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Advocates ask for improved care for Michiganders with dementia

Posted at 11:47 AM, Apr 27, 2022

LANSING, Mich. — Advocates gathered in Lansing Tuesday to urge the legislature to improve care for Michiganders with dementia.

Their two main goals were to create a dementia unit within the Michigan Department of Health and Human Services and to add neurologists to the list of professionals eligible for loan repayment if they work in high need areas.

“We're here lobbying for Michigan residents for a couple of different reasons. My main focus is to get a dementia unit made permanent here under MDHHS and to make sure it's fully funded for the 2023 year," said Heather Barringer, an advocate with the Alzheimer's Association.

Last year, advocates succeeded in creating a dementia unit within the health department. The legislature approved $400,000 to pay for it but that money was only allocated for one year.

“Nothing much developed with it. We don't have staffing in place yet, so we want to make sure that we get the staff in place that can coordinate Michigan's dementia plan," Barringer said.

The second ask is to add neurologists to the list of professionals eligible for loan repayment under the Michigan Essential Provider Program. Basically that would incentivize neurologists to work in underserved areas in exchange for help paying off their student loans.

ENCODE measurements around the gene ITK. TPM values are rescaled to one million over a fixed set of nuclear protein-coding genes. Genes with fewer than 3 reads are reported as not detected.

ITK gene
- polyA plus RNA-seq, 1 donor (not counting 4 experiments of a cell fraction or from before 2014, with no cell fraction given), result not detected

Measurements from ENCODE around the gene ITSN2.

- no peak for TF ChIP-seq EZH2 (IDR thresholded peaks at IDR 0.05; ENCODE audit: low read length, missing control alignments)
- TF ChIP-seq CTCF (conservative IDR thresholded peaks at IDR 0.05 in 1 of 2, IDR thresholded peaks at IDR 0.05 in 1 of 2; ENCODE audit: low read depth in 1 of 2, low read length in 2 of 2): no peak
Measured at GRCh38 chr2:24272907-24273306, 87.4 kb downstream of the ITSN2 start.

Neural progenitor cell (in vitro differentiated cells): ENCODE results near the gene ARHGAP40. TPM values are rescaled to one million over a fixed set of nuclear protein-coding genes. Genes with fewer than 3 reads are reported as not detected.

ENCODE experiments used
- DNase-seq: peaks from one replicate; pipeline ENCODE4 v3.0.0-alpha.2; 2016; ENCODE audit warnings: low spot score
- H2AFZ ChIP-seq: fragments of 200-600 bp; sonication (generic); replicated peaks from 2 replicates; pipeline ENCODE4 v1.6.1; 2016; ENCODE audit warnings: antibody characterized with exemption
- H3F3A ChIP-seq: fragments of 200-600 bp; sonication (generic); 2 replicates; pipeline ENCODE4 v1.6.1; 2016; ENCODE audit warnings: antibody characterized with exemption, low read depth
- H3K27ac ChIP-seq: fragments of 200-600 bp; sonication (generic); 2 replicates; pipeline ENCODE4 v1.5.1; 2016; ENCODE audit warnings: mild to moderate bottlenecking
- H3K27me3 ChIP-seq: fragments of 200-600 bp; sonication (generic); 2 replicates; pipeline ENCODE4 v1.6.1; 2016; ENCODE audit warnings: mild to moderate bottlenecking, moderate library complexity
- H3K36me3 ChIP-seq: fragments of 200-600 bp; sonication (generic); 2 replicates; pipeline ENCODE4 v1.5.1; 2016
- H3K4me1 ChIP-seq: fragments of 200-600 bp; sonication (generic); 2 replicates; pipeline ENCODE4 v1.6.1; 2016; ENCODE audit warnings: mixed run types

“That's really important because Alzheimer's and other dementias are basically neurological illnesses," said Anita Bhama, an advocate with the Alzheimer's Association. "Without access to care, you don't get diagnoses, you don't get referrals for better types of treatments or even notice of what resources might be available to help the person actually suffering from it.”

For Libby Ford, an Ann Arbor woman who was diagnosed with early-onset dementia at 57, increasing access to care around the state is important.

“I have everything at my fingertips. The whole state of Michigan needs to have access to what I had access to," said Ford.

The American Medical Association estimates that 43 counties in Michigan don’t have a single neurologist. Advocates hope that Tuesday’s work will help change that.

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